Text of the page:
When someone perishes in an accident caused by another party’s negligence, the victim’s family may be able to seek compensation for their loved one’s wrongful death in a court of law. Exactly who is entitled to bring the lawsuit is largely a matter of state law, but unique situations can occur that take a particular case outside the normal statutory scheme.
A Tennessee appellate court was recently asked to determine the appropriate family member to bring a wrongful death case in a situation in which the person who normally would have had statutory priority was, himself, a possible defendant in the case.
Facts of the Case
In a recent case, the plaintiff was a woman who filed a wrongful death lawsuit following the death of her mother in a multi-vehicle accident. The Circuit Court for Sumner County dismissed the plaintiff’s case on the basis that her mother’s husband (the plaintiff’s step-father) had also filed a wrongful death lawsuit based on the same series of events and that the husband, as the mother’s surviving spouse, had priority to prosecute the claim under Tennessee law. The plaintiff appealed.
Holding of the Court of Appeals of Tennessee at Nashville
The court reversed the trial court’s order dismissing the plaintiff’s cause of action. The court first pointed out that the accident giving rise to the plaintiff’s case was a four-vehicle accident involving automobiles driven by the husband of the plaintiff’s mother, as well as three other individuals. The accident allegedly began when the car driven by the mother’s husband collided with a second car, and then those vehicles crossed into the opposing lane of traffic and hit the other cars.
The court then acknowledged that the daughter’s lawsuit named both the husband and the driver of the car with which his vehicle initially collided as defendants, while the husband’s lawsuit named only the other driver as a negligent party. In reviewing the Tennessee Wrongful Death Statute, codified at Tenn. Code Ann. § 20-5-106 et seq., the court found that the husband had the “prior and superior right” to bring the wrongful death action at hand, but the court went on to find that the husband had an inherent conflict because his own conduct may have been part of the reason for the mother’s wrongful death.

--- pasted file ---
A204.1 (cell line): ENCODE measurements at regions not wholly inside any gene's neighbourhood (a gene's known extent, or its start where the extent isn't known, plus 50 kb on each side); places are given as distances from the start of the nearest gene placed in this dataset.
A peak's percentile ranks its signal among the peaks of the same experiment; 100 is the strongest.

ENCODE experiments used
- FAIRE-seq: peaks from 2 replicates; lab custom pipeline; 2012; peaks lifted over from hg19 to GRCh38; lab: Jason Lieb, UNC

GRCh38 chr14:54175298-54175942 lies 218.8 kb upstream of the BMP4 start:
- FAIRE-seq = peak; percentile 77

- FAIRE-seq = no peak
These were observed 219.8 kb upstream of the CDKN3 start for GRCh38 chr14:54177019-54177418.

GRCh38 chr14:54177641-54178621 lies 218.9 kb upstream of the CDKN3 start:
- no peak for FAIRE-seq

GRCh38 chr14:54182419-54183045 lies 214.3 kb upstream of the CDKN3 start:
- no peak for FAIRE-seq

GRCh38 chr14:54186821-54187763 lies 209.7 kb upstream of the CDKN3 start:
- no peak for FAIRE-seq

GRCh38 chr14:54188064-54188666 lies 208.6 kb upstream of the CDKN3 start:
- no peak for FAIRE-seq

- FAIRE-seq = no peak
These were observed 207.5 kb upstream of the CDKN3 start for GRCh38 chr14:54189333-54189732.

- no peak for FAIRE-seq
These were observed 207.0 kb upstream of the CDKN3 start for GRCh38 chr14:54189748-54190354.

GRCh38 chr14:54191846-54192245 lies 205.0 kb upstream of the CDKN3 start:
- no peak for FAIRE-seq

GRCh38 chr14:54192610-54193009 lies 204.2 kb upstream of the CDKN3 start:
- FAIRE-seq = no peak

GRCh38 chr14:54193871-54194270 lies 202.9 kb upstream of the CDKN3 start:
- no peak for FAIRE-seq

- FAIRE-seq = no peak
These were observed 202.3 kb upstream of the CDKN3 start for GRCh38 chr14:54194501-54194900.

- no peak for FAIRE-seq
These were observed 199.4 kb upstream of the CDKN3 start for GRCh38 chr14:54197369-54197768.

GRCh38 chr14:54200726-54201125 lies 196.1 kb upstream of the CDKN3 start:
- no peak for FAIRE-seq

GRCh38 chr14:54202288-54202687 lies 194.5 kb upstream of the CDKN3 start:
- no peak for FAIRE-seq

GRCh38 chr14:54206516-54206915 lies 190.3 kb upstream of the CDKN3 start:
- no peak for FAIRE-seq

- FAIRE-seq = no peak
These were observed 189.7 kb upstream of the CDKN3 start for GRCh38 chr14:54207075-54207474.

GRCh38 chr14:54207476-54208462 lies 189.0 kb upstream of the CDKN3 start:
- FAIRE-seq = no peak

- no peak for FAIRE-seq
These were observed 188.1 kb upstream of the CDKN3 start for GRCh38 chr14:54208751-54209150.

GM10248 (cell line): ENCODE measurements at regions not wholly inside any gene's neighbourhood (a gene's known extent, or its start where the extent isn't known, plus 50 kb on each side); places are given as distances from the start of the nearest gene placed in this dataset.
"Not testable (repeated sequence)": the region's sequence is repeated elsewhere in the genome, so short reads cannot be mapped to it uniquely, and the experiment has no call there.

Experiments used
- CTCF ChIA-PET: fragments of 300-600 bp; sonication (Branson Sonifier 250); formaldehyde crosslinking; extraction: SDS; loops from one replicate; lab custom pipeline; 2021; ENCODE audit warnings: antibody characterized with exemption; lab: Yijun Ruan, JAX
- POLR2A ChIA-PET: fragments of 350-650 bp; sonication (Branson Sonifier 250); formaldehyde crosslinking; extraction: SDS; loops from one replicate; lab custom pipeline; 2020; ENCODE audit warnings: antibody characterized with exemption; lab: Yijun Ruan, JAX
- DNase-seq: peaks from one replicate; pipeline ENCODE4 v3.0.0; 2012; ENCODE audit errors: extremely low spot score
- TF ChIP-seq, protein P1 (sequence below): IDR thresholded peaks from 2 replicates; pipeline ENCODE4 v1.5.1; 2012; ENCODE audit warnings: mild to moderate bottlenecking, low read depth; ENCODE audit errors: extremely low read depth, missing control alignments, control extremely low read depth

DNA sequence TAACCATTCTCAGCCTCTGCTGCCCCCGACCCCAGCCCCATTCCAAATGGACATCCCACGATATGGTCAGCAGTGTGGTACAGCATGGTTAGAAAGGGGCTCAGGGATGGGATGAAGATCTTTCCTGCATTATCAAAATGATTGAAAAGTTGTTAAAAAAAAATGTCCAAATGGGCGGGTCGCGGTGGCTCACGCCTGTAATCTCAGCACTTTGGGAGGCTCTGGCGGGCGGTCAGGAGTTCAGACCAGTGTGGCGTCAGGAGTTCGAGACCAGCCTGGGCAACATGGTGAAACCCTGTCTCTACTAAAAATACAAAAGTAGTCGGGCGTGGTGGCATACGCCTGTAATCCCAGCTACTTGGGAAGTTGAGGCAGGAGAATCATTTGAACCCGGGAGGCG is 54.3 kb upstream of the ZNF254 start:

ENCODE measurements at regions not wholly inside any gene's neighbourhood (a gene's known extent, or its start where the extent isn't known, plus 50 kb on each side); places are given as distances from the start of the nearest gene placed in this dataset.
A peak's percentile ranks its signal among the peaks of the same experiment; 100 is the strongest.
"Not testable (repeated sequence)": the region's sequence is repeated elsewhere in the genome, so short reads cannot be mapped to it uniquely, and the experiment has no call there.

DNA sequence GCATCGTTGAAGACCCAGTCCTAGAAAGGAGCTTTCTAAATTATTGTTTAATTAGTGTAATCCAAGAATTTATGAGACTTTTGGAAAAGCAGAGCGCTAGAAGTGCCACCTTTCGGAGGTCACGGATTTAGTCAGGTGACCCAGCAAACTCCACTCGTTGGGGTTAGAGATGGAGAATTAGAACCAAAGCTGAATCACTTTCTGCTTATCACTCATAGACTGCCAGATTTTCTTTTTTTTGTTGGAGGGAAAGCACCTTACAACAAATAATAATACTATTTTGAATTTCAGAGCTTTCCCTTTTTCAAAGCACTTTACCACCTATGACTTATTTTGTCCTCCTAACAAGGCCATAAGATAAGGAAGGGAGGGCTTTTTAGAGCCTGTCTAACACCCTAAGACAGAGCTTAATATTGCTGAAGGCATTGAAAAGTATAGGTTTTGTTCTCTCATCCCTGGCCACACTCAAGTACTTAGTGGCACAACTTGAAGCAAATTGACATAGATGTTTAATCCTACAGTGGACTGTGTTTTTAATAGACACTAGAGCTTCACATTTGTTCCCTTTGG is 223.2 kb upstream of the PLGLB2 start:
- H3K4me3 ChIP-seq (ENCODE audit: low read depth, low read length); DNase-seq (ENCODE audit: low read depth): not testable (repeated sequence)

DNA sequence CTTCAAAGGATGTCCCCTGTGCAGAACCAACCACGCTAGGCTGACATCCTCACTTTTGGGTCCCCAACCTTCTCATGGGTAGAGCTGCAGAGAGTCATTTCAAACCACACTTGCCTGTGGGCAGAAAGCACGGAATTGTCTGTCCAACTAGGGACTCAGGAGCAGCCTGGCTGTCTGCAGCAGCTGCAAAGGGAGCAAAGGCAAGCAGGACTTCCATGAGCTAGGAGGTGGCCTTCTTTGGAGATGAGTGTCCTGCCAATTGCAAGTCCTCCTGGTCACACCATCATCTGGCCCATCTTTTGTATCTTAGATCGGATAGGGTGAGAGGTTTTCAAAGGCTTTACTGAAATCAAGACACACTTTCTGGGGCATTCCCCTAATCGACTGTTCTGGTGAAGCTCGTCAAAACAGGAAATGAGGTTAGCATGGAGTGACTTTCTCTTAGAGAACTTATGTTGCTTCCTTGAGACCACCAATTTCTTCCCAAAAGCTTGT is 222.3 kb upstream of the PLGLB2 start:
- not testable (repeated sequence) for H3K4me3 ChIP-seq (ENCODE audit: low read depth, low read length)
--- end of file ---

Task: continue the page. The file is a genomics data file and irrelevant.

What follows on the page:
Since the daughter’s lawsuit preserved the entire claim against both the husband and the other driver (whereas the husband’s claim named only the other driver as a defendant), the court found that she was the proper party to bring suit under the circumstances. In so holding, the court noted that its opinion only resolved the issue of who should prosecute the wrongful death action; it did not address any issue pertaining to the rights of recovery of the various parties once the wrongful death claim was resolved.
Contact an Experienced Knoxville Wrongful Death Attorney
If you have recently lost a family member in a car or truck accident or due to another act of negligence, you should talk to a lawyer as soon as possible. Tennessee law imposes a statute of limitations for the filing of a claim in such a situation, and claims not asserted in a timely fashion will most likely be dismissed (with the family recovering nothing). To talk to a knowledgeable east Tennessee wrongful death attorney about your loved one’s death, call the Hartsoe Law Firm, P.C., at (865) 524-5657 for a free, confidential case evaluation. We serve clients in Knoxville, Maryville, Oak Ridge, Gatlinburg, and other cities throughout east Tennessee.
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